The third round of trade deal negotiations between the UK and US began last week, with Truss calling for the repeal of the long-standing US bans on lamb and haggis.
Haggis, Scotland’s national dish that provokes love and curiosity in equal measure, has been banned from the US since 1971 as its food standards agency prohibits sheep lungs -- one of the key ingredients of haggis which helps give its distinct crumbly texture -- in products.
British lamb and beef were disqualified from the US after the outbreak of BSE in the late 1990s. While the US has recently reopened the market to British beef, creating £66 million worth of export opportunities for British farmers over the next five years, according to the official estimates, lamb remains off-limits.
The Agriculture and Horticulture Development Board estimates that securing access to the US for UK lamb would be worth £37 million over the first five years. The UK’s National Farmers Union says it would welcome the opportunity to sell more lamb but adds it would ultimately represent a “relatively small opportunity in the grand scale of things”.
A lifting of the haggis ban would be even smaller fry. But James Macsween, managing director of Scotland’s largest haggis maker Macsween, said hitting America would nevertheless be “a big deal for Scotland and for Scotland plc.” He estimates there are up to 25 million Scottish Americans. “If only 10% of those wanted to eat haggis it would still be another two and half million consumers.”
Traditionally eaten by peasants who used every part of the sheep to make the most of scarce resources, a savoury pudding of sheep's pluck (heart, liver and lungs) minced with onion, oatmeal, suet, spices, salt and stock, packed into a sheep’s stomach and boiled may not sound too appetising. But haggis lovers insist it tastes much better than it sounds, with a coarse, oaty texture and a warming peppery flavour.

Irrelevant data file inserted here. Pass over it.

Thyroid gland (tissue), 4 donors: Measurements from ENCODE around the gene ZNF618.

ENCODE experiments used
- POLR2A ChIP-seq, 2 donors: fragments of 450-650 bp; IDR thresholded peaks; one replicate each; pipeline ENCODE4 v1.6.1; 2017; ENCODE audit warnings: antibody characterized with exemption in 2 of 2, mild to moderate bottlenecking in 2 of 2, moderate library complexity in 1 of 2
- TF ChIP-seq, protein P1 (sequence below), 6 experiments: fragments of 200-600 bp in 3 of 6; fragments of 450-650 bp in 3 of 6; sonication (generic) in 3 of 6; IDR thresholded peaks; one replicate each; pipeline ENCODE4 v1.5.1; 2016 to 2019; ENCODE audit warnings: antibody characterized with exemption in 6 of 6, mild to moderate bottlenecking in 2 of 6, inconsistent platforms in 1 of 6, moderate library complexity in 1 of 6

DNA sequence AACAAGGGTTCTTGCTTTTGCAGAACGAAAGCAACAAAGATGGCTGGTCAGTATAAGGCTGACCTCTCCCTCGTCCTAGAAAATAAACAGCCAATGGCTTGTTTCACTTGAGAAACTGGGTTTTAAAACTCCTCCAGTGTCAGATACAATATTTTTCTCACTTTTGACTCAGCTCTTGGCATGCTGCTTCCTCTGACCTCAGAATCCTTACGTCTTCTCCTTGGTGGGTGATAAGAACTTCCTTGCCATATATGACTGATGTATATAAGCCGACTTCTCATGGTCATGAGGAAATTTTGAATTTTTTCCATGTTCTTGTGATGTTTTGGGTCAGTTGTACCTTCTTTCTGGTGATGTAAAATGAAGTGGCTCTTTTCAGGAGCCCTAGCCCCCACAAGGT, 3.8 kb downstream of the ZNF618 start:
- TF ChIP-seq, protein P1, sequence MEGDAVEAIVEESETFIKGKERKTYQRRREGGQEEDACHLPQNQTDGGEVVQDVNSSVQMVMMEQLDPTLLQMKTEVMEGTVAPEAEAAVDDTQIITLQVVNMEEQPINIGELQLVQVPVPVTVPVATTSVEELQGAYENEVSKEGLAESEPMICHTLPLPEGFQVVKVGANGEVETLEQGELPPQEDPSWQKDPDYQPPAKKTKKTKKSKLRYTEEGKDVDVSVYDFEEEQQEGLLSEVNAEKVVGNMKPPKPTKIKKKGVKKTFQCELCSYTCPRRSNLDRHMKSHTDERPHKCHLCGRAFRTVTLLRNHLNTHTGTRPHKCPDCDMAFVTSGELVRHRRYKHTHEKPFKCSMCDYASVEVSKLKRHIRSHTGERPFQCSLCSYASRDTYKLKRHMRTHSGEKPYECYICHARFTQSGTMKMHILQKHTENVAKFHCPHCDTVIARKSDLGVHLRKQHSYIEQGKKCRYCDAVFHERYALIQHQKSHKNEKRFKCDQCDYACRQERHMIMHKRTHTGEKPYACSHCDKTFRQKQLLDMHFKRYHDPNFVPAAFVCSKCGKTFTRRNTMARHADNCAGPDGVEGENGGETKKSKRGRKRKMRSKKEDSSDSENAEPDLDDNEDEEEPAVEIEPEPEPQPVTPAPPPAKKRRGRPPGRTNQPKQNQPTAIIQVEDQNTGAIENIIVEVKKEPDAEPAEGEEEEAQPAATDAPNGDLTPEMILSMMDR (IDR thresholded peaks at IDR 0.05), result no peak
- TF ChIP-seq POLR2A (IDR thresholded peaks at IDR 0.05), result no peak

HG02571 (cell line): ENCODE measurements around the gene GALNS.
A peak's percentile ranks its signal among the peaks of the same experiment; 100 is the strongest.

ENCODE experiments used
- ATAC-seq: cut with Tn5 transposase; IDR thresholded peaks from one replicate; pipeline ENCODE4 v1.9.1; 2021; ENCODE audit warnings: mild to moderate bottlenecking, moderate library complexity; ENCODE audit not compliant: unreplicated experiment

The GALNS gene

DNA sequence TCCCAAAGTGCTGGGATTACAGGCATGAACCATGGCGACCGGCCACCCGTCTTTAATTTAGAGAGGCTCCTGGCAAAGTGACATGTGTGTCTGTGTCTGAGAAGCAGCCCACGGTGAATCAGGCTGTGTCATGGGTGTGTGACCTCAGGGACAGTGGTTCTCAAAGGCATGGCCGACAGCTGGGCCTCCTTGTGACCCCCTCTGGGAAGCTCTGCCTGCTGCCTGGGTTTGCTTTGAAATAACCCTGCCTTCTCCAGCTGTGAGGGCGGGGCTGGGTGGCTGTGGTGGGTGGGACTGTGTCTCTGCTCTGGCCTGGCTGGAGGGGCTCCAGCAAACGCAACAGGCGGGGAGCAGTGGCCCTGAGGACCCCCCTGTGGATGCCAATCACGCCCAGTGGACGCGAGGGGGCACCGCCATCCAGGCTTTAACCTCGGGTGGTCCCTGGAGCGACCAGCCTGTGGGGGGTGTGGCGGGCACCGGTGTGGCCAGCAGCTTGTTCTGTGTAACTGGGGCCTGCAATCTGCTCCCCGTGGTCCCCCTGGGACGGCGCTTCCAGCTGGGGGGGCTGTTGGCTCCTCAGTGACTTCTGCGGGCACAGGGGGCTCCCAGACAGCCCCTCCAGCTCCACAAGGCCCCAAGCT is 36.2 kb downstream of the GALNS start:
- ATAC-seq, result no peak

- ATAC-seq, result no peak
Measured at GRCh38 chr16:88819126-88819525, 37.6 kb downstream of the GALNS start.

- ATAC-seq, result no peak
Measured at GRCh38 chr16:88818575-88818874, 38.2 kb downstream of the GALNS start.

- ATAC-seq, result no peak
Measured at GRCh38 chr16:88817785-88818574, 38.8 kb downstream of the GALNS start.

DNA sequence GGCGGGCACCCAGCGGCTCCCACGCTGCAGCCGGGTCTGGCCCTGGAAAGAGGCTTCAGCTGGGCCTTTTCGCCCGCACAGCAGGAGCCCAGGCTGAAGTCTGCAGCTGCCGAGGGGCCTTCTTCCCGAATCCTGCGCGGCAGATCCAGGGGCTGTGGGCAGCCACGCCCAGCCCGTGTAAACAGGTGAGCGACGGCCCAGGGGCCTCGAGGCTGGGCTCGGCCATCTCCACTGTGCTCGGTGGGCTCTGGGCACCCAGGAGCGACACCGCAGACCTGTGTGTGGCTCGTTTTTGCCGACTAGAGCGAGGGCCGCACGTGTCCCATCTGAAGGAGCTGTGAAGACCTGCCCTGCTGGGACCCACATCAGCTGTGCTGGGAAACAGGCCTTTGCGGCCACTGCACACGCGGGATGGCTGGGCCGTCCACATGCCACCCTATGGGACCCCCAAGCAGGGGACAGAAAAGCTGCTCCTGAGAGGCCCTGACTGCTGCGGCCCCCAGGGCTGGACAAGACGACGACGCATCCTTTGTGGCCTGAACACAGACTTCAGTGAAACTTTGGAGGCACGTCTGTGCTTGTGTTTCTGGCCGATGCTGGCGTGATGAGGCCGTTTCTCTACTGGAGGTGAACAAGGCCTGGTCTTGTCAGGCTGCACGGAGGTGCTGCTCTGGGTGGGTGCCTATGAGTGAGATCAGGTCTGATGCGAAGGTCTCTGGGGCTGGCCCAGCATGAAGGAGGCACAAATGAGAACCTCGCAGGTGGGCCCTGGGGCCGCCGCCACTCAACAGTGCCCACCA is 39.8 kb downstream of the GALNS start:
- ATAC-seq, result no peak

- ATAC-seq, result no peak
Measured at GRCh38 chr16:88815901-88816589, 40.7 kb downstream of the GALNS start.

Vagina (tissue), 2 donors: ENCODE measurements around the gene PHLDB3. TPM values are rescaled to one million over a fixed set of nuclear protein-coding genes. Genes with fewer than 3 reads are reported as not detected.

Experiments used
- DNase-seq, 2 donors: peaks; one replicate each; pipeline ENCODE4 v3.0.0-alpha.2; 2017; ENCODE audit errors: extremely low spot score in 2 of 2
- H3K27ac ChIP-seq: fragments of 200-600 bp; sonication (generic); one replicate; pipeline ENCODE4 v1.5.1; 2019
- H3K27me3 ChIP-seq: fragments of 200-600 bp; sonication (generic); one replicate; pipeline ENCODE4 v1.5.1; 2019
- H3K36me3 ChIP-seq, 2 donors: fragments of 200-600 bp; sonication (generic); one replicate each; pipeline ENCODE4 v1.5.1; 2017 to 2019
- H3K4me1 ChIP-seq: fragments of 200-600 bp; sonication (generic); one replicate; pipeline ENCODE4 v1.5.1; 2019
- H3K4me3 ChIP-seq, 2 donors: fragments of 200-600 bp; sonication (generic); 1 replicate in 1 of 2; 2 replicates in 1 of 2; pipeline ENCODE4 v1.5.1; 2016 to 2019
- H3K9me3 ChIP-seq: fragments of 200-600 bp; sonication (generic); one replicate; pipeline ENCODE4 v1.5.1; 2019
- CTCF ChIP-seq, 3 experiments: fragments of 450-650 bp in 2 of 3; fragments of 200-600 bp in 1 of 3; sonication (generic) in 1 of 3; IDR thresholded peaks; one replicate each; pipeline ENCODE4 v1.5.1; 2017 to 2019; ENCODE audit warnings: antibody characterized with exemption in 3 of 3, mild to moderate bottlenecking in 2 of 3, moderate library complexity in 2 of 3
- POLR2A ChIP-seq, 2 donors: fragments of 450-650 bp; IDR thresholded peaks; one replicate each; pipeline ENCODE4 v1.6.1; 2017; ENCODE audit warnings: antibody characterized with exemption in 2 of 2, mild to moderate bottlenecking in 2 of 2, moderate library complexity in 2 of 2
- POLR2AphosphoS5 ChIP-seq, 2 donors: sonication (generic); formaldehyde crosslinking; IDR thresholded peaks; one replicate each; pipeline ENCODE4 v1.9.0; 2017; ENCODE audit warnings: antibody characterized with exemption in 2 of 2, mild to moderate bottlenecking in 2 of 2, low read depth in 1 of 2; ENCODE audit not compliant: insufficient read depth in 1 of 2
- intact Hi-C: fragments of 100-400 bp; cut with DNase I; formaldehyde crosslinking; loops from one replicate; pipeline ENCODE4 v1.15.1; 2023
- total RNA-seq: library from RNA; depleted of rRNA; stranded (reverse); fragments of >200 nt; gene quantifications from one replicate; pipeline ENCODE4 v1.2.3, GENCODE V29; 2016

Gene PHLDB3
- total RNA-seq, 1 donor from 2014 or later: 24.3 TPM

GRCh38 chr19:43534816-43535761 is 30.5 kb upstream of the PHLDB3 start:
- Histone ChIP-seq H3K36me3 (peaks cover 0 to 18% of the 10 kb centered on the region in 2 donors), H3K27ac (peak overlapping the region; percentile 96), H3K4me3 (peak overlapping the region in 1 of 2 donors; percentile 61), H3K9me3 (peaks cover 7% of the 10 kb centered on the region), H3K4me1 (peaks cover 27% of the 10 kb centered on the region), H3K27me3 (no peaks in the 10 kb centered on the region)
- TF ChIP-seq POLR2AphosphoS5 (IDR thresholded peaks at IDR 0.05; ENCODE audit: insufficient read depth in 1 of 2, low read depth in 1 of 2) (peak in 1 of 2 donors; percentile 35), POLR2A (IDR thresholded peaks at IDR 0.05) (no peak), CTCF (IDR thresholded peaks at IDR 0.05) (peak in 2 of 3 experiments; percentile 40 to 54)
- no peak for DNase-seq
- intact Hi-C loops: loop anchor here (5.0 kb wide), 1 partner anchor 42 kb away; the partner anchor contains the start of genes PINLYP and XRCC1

Macsween believes a product steeped in history could potentially fly the flag for Scottish provenance in the US and attract new cohorts of consumers thanks to its connection with en vogue buzzwords such as authenticity, transparency and nose to tail eating.
"Scotland has a great reputation for fantastic food and drink,” he said. “We have the credentials to punch well above our weight. We've got fantastic environments, clean seas, fantastically lush grass and we rear some of the best lamb and beef in the world.”
With those sorts of base elements, you're going to make "really tasty food", he contends. “There's always a huge demand when tourists come here to eat our wonderful food. There's definitely a pool for exporting food to the United States and we already do a great job with whisky, smoked salmon and biscuits. Even our cheese is also starting to gain traction in the states.”
Haggis is also well placed to capitalise on its sustainably credentials. "It’s using the bits of the carcass that aren't typically used. That’s is really important and makes haggis a very sustainable product.”
Haggis and Burns Night